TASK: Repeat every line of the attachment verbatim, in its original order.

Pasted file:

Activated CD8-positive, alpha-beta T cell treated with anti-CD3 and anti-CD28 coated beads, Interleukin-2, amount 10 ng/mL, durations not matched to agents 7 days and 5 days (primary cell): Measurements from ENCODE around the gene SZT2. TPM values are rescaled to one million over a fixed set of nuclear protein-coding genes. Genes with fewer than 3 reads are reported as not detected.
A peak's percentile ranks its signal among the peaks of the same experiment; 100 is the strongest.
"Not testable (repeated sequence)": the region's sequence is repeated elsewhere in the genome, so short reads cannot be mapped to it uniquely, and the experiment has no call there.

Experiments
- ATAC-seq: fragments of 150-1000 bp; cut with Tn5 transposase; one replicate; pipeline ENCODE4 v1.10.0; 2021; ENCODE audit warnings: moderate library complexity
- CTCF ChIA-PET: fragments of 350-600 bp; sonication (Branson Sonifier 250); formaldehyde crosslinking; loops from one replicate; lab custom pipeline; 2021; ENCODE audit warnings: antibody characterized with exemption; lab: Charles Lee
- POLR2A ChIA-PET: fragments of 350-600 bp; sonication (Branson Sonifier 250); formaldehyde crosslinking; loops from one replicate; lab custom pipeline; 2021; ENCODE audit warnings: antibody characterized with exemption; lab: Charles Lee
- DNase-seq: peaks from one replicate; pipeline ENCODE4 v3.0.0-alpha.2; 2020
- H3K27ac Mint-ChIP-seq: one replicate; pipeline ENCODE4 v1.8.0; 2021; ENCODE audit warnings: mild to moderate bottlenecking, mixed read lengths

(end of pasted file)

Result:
Activated CD8-positive, alpha-beta T cell treated with anti-CD3 and anti-CD28 coated beads, Interleukin-2, amount 10 ng/mL, durations not matched to agents 7 days and 5 days (primary cell): Measurements from ENCODE around the gene SZT2. TPM values are rescaled to one million over a fixed set of nuclear protein-coding genes. Genes with fewer than 3 reads are reported as not detected.
A peak's percentile ranks its signal among the peaks of the same experiment; 100 is the strongest.
"Not testable (repeated sequence)": the region's sequence is repeated elsewhere in the genome, so short reads cannot be mapped to it uniquely, and the experiment has no call there.

Experiments
- ATAC-seq: fragments of 150-1000 bp; cut with Tn5 transposase; one replicate; pipeline ENCODE4 v1.10.0; 2021; ENCODE audit warnings: moderate library complexity
- CTCF ChIA-PET: fragments of 350-600 bp; sonication (Branson Sonifier 250); formaldehyde crosslinking; loops from one replicate; lab custom pipeline; 2021; ENCODE audit warnings: antibody characterized with exemption; lab: Charles Lee
- POLR2A ChIA-PET: fragments of 350-600 bp; sonication (Branson Sonifier 250); formaldehyde crosslinking; loops from one replicate; lab custom pipeline; 2021; ENCODE audit warnings: antibody characterized with exemption; lab: Charles Lee
- DNase-seq: peaks from one replicate; pipeline ENCODE4 v3.0.0-alpha.2; 2020
- H3K27ac Mint-ChIP-seq: one replicate; pipeline ENCODE4 v1.8.0; 2021; ENCODE audit warnings: mild to moderate bottlenecking, mixed read lengths